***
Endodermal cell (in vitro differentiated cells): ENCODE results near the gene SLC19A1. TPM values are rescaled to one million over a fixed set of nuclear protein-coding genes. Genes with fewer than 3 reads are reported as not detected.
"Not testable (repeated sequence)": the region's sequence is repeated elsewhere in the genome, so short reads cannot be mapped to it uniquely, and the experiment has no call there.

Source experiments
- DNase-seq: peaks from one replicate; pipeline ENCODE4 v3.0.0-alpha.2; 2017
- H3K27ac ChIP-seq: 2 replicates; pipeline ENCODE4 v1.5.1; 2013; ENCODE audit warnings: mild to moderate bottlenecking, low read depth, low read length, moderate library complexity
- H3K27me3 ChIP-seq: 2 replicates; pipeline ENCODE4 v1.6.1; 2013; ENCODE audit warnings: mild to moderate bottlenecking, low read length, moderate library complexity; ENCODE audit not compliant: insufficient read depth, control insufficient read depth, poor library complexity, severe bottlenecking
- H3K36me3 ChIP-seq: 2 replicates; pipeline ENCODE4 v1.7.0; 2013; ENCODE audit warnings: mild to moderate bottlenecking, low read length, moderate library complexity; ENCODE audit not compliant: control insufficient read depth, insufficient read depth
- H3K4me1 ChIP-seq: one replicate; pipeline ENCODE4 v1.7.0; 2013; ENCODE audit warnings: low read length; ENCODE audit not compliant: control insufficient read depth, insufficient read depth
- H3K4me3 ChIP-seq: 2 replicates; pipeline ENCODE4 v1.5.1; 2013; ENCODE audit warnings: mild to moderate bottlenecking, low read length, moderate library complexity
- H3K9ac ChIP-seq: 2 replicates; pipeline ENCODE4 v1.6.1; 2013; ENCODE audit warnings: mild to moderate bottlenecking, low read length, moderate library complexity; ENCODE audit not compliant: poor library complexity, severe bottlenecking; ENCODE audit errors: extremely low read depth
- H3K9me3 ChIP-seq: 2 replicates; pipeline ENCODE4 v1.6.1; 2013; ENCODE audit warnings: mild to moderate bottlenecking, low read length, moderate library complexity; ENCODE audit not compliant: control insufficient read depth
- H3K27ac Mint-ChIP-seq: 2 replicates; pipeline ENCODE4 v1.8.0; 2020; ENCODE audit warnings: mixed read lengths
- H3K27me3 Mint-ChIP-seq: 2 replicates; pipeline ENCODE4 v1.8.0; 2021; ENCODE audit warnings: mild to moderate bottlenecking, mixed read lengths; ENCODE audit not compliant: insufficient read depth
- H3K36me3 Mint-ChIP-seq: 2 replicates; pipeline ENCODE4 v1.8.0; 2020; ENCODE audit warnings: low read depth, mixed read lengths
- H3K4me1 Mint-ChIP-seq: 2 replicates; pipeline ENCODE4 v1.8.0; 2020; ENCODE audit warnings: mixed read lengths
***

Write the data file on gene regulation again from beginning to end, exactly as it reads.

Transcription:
Endodermal cell (in vitro differentiated cells): ENCODE results near the gene SLC19A1. TPM values are rescaled to one million over a fixed set of nuclear protein-coding genes. Genes with fewer than 3 reads are reported as not detected.
"Not testable (repeated sequence)": the region's sequence is repeated elsewhere in the genome, so short reads cannot be mapped to it uniquely, and the experiment has no call there.

Source experiments
- DNase-seq: peaks from one replicate; pipeline ENCODE4 v3.0.0-alpha.2; 2017
- H3K27ac ChIP-seq: 2 replicates; pipeline ENCODE4 v1.5.1; 2013; ENCODE audit warnings: mild to moderate bottlenecking, low read depth, low read length, moderate library complexity
- H3K27me3 ChIP-seq: 2 replicates; pipeline ENCODE4 v1.6.1; 2013; ENCODE audit warnings: mild to moderate bottlenecking, low read length, moderate library complexity; ENCODE audit not compliant: insufficient read depth, control insufficient read depth, poor library complexity, severe bottlenecking
- H3K36me3 ChIP-seq: 2 replicates; pipeline ENCODE4 v1.7.0; 2013; ENCODE audit warnings: mild to moderate bottlenecking, low read length, moderate library complexity; ENCODE audit not compliant: control insufficient read depth, insufficient read depth
- H3K4me1 ChIP-seq: one replicate; pipeline ENCODE4 v1.7.0; 2013; ENCODE audit warnings: low read length; ENCODE audit not compliant: control insufficient read depth, insufficient read depth
- H3K4me3 ChIP-seq: 2 replicates; pipeline ENCODE4 v1.5.1; 2013; ENCODE audit warnings: mild to moderate bottlenecking, low read length, moderate library complexity
- H3K9ac ChIP-seq: 2 replicates; pipeline ENCODE4 v1.6.1; 2013; ENCODE audit warnings: mild to moderate bottlenecking, low read length, moderate library complexity; ENCODE audit not compliant: poor library complexity, severe bottlenecking; ENCODE audit errors: extremely low read depth
- H3K9me3 ChIP-seq: 2 replicates; pipeline ENCODE4 v1.6.1; 2013; ENCODE audit warnings: mild to moderate bottlenecking, low read length, moderate library complexity; ENCODE audit not compliant: control insufficient read depth
- H3K27ac Mint-ChIP-seq: 2 replicates; pipeline ENCODE4 v1.8.0; 2020; ENCODE audit warnings: mixed read lengths
- H3K27me3 Mint-ChIP-seq: 2 replicates; pipeline ENCODE4 v1.8.0; 2021; ENCODE audit warnings: mild to moderate bottlenecking, mixed read lengths; ENCODE audit not compliant: insufficient read depth
- H3K36me3 Mint-ChIP-seq: 2 replicates; pipeline ENCODE4 v1.8.0; 2020; ENCODE audit warnings: low read depth, mixed read lengths
- H3K4me1 Mint-ChIP-seq: 2 replicates; pipeline ENCODE4 v1.8.0; 2020; ENCODE audit warnings: mixed read lengths